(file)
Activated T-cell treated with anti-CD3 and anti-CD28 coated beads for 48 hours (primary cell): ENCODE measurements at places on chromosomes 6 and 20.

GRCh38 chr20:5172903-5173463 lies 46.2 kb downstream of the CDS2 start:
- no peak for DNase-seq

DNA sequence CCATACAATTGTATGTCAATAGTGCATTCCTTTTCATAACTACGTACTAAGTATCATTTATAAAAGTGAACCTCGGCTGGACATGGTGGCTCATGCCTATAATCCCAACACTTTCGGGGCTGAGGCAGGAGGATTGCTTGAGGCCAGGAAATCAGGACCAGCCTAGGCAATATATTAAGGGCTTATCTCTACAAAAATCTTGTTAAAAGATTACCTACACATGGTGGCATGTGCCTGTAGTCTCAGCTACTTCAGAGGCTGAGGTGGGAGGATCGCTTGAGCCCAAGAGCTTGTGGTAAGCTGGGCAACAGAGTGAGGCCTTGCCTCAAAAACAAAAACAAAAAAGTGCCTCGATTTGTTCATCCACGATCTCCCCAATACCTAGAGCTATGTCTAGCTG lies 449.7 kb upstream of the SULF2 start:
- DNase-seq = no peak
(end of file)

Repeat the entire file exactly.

Activated T-cell treated with anti-CD3 and anti-CD28 coated beads for 48 hours (primary cell): ENCODE measurements at places on chromosomes 6 and 20.

GRCh38 chr20:5172903-5173463 lies 46.2 kb downstream of the CDS2 start:
- no peak for DNase-seq

DNA sequence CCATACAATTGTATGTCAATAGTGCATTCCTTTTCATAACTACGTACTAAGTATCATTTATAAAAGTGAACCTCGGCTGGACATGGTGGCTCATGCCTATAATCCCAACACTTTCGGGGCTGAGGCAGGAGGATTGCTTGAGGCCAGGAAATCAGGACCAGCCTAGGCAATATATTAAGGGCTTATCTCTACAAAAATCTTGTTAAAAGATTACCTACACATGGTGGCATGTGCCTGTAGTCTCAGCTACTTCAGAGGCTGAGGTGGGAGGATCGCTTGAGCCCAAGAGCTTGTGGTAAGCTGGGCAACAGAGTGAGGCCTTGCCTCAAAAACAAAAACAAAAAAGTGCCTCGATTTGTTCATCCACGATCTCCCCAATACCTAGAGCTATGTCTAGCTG lies 449.7 kb upstream of the SULF2 start:
- DNase-seq = no peak